p.13: As the antiwar movement began to take shape across the U.S., draft card burning represented the material destruction, however symbolic, of the state’s information processing apparatus, and at many universities, protesters held demonstrations outside of campus computing facilities to disrupt military-funded information processing research. 3 . 34 As the caption to a comic strip in Mad would later put it, “the punch cards are stacked against you.” -- Highlighted mar 11, 2014

p.17: Readers of the hobbyist press, meanwhile, were presented with pragmatic visions of small, personal databases alongside commentary about the industrial and governmental use of mass-scale database technologies for social control. Often appearing in the same publications, this combination of the pragmatic and the political provided readers with a larger social context within which to understand and pursue their passion for technical mastery. -- Highlighted mar 11, 2014

p.22: Jim Gray from IBM called SQL an “intergalactic dataspeak” which enabled interoperability among tools and software at a time when most systems were wholly incompatible with one another. -- Highlighted mar 11, 2014

p.27: The focus on pleasure in Dean and Ghemawat’s presentation suggests that the passion of the NoSQL movement may be driven more by the affective than the technical aspects of communicating with a database. Indeed, in a blog post from 2010, Stonebraker argued that abandoning SQL was not necessary to create a database capable of efficiently processing mass-scale “big data” 84 so any perceived technical limitations are insufficient to explain the widespread enthusiasm for its exclusion. It may be the case that intermediary programmers advocate for NoSQL systems principally because writing code in the style of MapReduce is more fun than composing queries in SQL. -- Highlighted mar 11, 2014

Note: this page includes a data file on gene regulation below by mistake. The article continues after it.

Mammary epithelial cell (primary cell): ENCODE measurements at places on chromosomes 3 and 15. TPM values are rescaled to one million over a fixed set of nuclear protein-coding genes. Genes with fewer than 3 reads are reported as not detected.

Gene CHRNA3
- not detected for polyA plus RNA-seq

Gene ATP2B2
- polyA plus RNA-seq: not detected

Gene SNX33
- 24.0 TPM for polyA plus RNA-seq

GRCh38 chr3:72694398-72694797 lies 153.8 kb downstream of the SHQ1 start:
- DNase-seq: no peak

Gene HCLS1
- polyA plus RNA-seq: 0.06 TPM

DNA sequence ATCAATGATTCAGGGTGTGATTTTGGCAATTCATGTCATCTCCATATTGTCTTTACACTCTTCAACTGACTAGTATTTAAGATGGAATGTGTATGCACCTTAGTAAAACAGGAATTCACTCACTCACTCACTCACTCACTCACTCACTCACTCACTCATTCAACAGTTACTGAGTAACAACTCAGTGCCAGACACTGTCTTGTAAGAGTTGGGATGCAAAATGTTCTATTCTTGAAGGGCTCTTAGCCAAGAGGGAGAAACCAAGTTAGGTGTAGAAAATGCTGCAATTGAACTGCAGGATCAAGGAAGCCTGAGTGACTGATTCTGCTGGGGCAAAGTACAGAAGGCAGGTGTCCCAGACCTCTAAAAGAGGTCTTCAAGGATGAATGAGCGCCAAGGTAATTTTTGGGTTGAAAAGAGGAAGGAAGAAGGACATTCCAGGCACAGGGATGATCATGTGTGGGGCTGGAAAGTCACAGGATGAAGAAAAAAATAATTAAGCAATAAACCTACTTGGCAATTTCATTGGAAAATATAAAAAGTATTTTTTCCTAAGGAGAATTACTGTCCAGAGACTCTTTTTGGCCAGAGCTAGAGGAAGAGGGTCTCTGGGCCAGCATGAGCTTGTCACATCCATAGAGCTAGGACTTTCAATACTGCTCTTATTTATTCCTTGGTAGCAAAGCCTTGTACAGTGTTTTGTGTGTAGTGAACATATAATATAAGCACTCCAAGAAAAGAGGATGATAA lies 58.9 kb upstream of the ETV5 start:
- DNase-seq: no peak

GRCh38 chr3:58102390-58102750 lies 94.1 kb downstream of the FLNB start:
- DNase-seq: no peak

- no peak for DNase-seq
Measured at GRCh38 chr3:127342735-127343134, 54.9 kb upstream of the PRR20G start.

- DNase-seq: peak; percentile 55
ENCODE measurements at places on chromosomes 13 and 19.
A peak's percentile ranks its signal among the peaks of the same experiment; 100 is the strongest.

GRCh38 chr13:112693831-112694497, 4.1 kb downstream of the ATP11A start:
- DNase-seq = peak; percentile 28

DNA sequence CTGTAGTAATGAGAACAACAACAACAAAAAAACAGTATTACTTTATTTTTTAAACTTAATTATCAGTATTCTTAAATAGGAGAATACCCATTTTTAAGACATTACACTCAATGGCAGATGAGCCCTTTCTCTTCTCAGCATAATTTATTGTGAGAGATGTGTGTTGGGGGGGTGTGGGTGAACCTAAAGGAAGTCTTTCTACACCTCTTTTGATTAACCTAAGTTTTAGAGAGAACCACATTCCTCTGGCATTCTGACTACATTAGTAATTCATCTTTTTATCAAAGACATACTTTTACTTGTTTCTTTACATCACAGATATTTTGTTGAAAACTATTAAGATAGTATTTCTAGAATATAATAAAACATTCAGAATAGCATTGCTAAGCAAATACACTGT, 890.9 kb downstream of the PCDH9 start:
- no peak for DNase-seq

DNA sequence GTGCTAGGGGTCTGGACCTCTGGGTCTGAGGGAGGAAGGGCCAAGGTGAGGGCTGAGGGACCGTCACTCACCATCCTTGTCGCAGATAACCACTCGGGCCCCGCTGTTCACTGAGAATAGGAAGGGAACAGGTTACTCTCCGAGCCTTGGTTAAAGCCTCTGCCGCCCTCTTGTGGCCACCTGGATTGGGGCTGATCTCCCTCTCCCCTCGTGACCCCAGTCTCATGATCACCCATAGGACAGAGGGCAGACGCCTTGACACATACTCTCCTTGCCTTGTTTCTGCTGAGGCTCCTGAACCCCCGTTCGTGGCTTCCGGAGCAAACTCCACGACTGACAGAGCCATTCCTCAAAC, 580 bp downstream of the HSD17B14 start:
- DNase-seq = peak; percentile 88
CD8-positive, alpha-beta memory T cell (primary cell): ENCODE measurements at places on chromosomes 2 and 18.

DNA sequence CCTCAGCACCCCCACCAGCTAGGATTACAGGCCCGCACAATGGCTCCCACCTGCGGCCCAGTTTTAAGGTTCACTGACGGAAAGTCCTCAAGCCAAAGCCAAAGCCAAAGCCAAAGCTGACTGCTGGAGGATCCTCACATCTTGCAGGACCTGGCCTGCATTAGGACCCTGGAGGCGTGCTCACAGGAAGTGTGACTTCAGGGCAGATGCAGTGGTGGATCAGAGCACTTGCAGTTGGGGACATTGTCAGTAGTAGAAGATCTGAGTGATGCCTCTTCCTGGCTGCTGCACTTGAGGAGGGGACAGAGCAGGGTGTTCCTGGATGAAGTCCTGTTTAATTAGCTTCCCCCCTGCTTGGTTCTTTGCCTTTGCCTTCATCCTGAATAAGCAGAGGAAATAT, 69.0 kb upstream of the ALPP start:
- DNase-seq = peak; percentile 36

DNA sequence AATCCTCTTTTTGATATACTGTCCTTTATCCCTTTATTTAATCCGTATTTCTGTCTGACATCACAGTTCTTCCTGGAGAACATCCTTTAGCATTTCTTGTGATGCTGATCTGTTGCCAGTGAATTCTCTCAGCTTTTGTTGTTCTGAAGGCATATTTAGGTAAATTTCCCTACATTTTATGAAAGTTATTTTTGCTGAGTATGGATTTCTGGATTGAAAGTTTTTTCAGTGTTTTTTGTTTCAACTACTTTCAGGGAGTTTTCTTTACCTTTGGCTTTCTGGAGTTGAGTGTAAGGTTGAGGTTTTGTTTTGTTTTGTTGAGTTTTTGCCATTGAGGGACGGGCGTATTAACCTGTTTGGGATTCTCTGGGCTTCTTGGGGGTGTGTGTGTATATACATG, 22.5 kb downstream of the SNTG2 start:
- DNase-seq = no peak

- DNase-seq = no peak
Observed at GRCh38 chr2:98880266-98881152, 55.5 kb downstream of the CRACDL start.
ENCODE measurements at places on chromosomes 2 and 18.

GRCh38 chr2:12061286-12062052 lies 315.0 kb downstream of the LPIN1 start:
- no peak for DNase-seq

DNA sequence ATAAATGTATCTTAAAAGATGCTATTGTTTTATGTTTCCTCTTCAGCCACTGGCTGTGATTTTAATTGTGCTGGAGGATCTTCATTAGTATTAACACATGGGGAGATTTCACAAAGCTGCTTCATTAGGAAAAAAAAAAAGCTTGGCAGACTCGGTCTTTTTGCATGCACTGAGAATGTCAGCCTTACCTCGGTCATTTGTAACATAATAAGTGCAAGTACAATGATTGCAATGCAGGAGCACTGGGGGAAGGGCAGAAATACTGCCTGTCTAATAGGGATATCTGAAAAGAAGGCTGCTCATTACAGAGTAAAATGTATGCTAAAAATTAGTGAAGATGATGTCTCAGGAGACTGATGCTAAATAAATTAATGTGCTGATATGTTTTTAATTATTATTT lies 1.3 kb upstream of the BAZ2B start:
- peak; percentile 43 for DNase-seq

p.29: In a puzzling press release announcing new privacy features, Facebook included a quote from CEO Mark Zuckerberg that encouraged people to continue giving up their privacy, “When people share more,” he wrote, “the world becomes more open and connected.” 88 The abstract value of “openness” is also found in military-sponsored research that promises increased safety and security. Early in 2012, the Department of Defense announced that it is placing a “big bet on big data” as a means to anticipate and identify “cyber threats” through massive processing of online communication data. -- Highlighted mar 11, 2014

p.30: The database populism envisioned in the hobbyist literature of the 1970s, however, represents a balanced view. For participants in the microcomputing counter-culture, hands-on experience with small databases provided a practical foundation for an informed critique of the mass-scale data processing systems in society. -- Highlighted mar 11, 2014

p.30: As Date remarked in 1983, the database “is very much a human problem, not a system problem.” -- Highlighted mar 11, 2014